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Trailblazing Filipino Restaurant Maharlika Has Closed After Nine Years

The East Village gastropub was a pioneer of modern Filipino fare in New York City

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The yellow exterior of Maharlika Google Maps

Maharlika has closed after nine years in the East Village. The playful restaurant was a pioneer in New York city for modern Filipino fare; a sign on the door announced its closure, without providing a reason why, EV Grieve reports.

Owners Nicole Ponseca and Miguel Trinidad opened this permanent location of Maharlika in 2011 after starting it as a brunch pop-up. Over the years, it rose to one of the top Filipino restaurants in the city, known for dishes that combined elements of American fare with Filipino cuisine, such as ube (purple yam) waffles with fried chicken or eggs Benedict with spam and calamansi hollandaise. Maharlika became known as a standout for brunch in the neighborhood, as well as for its kamayan feast, which served a tabletop of Filipino dishes for groups to eat with their hands. Ponseca says they’re closing Maharlika to “streamline operations.”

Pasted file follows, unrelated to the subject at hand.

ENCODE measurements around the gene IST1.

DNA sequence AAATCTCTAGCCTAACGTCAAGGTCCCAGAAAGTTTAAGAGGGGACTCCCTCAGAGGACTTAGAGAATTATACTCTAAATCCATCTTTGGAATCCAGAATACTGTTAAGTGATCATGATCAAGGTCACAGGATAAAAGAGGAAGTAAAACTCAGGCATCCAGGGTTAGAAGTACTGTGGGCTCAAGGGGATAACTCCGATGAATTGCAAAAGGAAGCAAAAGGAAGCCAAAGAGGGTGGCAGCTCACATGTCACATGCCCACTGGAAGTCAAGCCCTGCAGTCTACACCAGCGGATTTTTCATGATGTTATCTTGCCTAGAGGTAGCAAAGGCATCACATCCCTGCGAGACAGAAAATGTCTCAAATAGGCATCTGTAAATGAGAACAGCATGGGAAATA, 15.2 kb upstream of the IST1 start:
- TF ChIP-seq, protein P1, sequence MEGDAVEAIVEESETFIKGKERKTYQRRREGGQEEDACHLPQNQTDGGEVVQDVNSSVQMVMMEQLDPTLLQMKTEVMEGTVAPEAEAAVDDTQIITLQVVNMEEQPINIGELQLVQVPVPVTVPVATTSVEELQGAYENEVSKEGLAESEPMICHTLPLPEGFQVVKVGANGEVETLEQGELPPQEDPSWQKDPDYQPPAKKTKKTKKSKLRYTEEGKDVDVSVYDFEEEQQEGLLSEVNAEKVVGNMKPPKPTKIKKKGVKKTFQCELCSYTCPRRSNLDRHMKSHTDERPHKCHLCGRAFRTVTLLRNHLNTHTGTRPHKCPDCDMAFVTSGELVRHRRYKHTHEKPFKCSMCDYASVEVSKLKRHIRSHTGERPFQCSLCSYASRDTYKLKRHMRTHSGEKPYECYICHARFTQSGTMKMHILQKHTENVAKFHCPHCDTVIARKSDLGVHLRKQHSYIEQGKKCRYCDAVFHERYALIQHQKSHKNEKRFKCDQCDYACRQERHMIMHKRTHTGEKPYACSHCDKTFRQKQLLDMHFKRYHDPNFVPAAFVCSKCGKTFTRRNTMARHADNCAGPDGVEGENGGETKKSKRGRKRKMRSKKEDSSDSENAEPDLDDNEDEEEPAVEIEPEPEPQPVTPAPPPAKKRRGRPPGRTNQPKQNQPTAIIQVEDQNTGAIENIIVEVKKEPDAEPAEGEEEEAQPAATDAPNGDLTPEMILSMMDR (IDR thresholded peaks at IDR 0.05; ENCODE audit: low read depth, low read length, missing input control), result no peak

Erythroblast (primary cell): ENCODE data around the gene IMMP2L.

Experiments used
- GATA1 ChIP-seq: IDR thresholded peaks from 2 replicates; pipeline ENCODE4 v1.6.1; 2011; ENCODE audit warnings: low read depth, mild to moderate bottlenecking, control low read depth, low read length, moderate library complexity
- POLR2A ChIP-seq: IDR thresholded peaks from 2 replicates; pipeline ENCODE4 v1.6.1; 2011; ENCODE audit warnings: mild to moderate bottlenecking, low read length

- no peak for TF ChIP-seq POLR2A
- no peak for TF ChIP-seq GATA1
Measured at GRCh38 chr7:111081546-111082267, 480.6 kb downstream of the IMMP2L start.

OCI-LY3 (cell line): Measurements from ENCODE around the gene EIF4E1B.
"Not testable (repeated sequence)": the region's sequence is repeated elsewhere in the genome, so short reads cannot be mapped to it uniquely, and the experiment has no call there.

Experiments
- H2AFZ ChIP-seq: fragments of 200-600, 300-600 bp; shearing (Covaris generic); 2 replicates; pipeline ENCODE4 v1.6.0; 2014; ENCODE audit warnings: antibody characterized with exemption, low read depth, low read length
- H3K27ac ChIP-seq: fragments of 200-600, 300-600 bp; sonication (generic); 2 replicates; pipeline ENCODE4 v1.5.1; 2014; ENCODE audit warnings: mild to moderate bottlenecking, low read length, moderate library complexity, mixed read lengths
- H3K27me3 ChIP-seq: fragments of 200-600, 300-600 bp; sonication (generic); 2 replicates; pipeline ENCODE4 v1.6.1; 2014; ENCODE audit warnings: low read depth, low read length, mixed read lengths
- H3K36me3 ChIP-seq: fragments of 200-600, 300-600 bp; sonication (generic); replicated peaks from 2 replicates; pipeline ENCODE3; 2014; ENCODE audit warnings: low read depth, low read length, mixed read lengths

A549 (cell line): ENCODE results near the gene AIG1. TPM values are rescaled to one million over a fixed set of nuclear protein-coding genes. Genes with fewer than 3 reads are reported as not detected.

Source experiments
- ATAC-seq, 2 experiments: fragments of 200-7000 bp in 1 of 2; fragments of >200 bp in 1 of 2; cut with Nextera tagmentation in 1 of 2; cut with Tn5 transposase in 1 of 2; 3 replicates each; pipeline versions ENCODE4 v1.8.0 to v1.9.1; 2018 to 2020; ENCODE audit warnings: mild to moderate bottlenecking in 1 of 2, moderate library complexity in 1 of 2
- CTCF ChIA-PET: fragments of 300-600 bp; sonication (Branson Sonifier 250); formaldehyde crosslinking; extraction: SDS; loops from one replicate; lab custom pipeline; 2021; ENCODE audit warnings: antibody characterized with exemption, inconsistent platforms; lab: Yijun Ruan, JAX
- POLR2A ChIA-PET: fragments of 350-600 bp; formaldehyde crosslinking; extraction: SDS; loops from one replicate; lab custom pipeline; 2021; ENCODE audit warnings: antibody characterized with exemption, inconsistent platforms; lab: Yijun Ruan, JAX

The gastropub also spawned Jeepney, the team’s even more popular restaurant nearby, and some of Maharlika’s most popular dishes will now move onto Jeepney’s menu, including the chicken and waffles and sisig, a sizzling pork dish. Maharlika will also live on as a catering operation, a business that grew over the years with weddings and events. Ponseca and Trinidad have become renowned for their Filipino fare, writing a cookbook that was nominated as a James Beard Awards finalist and named an Eater best.

Update: December 11, 2019, 2:29 p.m.: This article was updated to include comments from Ponseca.


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